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Troubleshooting Alternator and Charging System problems

Updated: Apr 9, 2022

An alternator and charging problem can affect the vehicle in different ways :

  • Alternator or charge indicator light is on

  • Enging is too hard to start and cranks slowly, or doesn't crank

  • Battery damage ( acid vaporised)

  • Alternator make a noise

  • Headlight dim ( it doesn't get the correct voltage to run the engine)

  • Battery exploded ( over voltage)

  • Battery drain below 12,4 V

The alternator is a heart of the charging system of a vehicle.

Most of the alternator problems are not to difficult to fix. In the most cases there is a voltage leak of the alternator, the alternator is dirty and doesn't work efficiently or the belt is to lose.


The common symptoms of bad charging system

Alternator or charge indicator light is on

When the alternator or charging light is on while driving your charging system have a problem. The meaning of this indication light is that the alternator voltage output is below 12.6V, or above 12.6 V or the charging of the battery has stopped.

Enging is too hard to start and cranks slowly, or doesn't crank

When the battery is undercharged, the battery voltage has dropped below 12.6V, you may than have a difficulty with starting the vehicle. Also the engine will stall if the alternator can't produce enough power to run the ignition system.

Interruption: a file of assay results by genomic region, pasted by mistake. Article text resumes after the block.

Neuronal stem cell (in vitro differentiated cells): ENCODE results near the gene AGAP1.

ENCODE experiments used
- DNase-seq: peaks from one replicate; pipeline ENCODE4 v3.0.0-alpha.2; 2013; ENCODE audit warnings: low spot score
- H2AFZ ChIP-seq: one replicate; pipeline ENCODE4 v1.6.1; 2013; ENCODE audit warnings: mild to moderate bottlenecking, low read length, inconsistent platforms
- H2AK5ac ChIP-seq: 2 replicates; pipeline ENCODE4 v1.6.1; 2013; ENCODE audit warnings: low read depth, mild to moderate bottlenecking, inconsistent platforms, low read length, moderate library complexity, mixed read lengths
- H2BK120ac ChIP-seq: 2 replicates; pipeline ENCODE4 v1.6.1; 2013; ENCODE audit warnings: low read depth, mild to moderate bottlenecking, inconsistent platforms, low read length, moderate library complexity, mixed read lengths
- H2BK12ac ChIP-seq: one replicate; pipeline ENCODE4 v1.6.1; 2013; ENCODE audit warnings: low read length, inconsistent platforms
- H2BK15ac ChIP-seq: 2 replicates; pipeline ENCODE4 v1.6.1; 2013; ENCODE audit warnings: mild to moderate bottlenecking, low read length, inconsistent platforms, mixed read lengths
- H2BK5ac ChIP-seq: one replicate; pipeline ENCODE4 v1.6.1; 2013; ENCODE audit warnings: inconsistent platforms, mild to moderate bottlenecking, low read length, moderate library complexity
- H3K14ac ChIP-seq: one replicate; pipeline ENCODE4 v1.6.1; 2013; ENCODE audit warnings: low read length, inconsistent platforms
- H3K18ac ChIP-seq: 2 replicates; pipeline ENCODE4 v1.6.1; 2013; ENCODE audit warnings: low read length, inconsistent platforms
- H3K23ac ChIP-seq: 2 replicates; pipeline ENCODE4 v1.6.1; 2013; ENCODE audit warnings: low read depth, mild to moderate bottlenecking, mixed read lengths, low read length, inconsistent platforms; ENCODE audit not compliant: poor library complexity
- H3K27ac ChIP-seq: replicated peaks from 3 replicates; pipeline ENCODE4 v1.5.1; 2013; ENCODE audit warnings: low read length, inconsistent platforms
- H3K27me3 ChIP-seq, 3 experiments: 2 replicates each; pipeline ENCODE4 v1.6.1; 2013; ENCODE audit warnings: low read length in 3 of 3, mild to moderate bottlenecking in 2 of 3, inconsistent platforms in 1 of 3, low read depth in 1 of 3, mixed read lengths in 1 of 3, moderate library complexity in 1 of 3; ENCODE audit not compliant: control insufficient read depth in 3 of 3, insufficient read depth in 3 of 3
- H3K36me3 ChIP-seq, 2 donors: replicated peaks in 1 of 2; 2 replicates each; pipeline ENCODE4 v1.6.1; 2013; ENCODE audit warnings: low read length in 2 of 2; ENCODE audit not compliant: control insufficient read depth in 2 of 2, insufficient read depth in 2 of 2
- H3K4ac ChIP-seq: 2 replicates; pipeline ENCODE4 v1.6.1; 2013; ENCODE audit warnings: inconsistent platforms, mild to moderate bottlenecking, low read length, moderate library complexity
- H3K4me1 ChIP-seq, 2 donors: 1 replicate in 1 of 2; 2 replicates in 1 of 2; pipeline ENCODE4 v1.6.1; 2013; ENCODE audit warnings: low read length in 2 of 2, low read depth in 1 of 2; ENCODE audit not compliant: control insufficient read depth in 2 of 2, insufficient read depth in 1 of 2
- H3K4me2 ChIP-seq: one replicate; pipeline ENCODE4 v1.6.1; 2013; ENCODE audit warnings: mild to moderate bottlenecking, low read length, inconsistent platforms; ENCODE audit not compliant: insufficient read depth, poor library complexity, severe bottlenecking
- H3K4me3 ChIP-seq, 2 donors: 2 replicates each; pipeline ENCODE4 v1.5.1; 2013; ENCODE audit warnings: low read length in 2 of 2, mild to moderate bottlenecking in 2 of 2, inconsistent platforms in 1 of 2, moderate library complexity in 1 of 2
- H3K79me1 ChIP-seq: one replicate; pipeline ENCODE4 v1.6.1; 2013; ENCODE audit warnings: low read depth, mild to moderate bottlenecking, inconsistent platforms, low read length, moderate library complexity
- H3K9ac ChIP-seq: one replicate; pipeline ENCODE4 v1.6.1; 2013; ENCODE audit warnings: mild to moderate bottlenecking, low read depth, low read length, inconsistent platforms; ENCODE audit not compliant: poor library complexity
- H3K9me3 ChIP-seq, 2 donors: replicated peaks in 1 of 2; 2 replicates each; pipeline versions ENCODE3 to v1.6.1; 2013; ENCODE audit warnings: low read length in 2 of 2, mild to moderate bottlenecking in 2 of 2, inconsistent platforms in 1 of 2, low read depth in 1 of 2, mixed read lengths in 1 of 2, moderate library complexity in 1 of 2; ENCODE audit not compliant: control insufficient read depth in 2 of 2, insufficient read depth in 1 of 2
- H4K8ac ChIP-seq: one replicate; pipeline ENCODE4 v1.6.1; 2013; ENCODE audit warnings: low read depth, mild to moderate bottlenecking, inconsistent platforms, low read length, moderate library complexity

Battery damage ( acid vaporised)

An overcharged battery causes the battery to overheat, you may add water frequently to the battery. If the problem doesn't solved the battery will be damaged or it could explode.

Alternator make a noise

If the vehicle make a noise, it maybe the alternator have a bad component or loose belt, faulty belt tensioner, loss alternator pulley or mounting bolts. This will effect the battery for not getting the good operating voltage.

Headlight dim ( it doesn't get the correct voltage to run the engine)

if you notice the headlights, instrument panel, interior lights dimming or flickering, power windows running slow, radio or gauges don't operate as they should be. The battery is getting than a low charge. The alternator diodes may have a fault or there can be a voltage leak.

Battery exploded (over voltage)

When the battery gets overcharged, the battery gets more than 14.4V the battery will vaporise. When the vaporise acid cannot escape the battery will explode.

Battery drain below 12,4 V

When starting the car after a day and the battery voltage has drope below 12.4 V mostly it would not start. Thereby the alternator could have a leak or it's not charging optimal.


Test Charging System

When you noticed a problem with your alternator you may check your alternator. There are some problems you can fix self.

Make a visual inspection of the system

When the engine is off, pop the hood open and visually inspect the different components of the charging system. Look for loose belt, alternator connection problems, corrosion or dirt in the alternator of the battery case. For the inspection on the belt, check for adjustment if needed.

Check for wiring Problems

Inspect the wires and connections at the back of the alternator, check the output voltage and the voltage on the battery. Look for corrosion at the connectors , damaged wires or wires that or cut that could make a electrical short.

Do this it indicator light is on, or goes on and off